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Labor has it wrong on Beverley North uranium plan

The Australian Greens have condemned the Government's decision to approve the plans of the US-owned company Heathgate to develop its Beverley North uranium project in South Australia.

Greens spokesperson on mining and nuclear affairs Senator Scott Ludlam said the plan to mine the uranium deposit north of Heathgate's existing Beverley mine would significantly extend the life of the troubled project.

"The longer Beverley operates the greater damage it will do to the local and regional groundwater system," said Senator Ludlam.

"In 2002 there was a leak of 62,000 litres of radioactive fluid at Beverley mine followed by a separate leak of 6000 litres of a uranium-bearing brine solution. That same year a leak at Olympic Dam in South Australia released more than 420,000 litres of uranium mining slurry," said Senator Ludlam.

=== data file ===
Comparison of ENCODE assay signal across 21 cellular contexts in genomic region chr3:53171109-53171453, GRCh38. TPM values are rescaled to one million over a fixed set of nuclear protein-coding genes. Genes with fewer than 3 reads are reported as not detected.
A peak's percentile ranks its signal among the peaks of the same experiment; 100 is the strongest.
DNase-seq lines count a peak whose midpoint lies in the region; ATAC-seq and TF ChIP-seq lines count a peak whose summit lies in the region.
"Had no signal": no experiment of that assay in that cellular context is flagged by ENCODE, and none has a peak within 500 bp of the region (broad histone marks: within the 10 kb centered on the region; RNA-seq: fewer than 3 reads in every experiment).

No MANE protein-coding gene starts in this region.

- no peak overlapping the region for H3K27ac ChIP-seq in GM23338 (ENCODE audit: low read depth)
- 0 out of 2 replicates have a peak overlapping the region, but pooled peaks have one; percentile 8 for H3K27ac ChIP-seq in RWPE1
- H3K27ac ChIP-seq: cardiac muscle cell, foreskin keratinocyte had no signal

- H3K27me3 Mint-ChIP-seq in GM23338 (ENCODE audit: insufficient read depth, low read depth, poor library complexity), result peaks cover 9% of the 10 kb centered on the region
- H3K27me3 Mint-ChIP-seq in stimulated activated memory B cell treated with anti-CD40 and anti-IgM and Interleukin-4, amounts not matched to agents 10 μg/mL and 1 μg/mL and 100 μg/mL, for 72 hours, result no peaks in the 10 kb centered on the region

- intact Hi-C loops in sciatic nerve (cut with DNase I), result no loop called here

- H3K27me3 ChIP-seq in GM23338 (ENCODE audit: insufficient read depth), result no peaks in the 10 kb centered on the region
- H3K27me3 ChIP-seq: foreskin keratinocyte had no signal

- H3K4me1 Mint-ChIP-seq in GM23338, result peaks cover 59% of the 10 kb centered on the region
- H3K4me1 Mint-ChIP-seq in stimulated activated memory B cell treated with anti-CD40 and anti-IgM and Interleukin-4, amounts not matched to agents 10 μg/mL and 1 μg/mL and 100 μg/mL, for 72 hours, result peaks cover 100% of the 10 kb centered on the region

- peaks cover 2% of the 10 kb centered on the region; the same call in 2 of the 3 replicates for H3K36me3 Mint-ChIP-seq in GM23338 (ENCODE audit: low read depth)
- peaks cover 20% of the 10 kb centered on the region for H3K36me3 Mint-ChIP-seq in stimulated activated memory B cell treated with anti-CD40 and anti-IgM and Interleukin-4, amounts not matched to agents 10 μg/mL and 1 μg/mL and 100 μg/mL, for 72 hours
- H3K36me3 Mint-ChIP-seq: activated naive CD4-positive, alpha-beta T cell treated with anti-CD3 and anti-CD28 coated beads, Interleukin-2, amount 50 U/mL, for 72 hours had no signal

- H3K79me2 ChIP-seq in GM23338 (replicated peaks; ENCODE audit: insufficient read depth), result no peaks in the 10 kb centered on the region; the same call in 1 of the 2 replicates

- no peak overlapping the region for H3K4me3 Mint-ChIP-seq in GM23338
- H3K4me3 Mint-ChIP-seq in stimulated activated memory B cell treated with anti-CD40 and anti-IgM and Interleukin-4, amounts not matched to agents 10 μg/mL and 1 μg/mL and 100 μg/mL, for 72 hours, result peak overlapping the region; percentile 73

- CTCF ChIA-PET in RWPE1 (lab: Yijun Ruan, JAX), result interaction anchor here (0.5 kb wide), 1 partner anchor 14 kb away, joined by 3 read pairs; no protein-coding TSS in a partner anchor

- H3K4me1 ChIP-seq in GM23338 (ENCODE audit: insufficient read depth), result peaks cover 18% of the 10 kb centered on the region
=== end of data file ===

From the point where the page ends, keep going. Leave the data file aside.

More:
"The Beverley mine is unique in Australia, in that strong acids are injected into the groundwater to dissolve the uranium, heavy metals and other radionuclides. The uranium is extracted at a small surface plant and then liquid radioactive wastes are reinjected into the groundwater.

"This project should never have been approved in the first place. Extending the life of the mine is effectively a licence for Heathgate to permanently contaminate a much larger body of groundwater.

Heathgate, part of General Atomics Resources, has said previously that it had found a ''significant'' zone of uranium mineralisation in the northern tenements but has not released information on the size of the find.

"We don't know how long this will extend the operating life of the mine, but another week is too long," said Senator Ludlam. "The Government should be showing leadership and moving towards renewable sources of energy - rather than encouraging a dead-end industry that poisons the environment at every stage."


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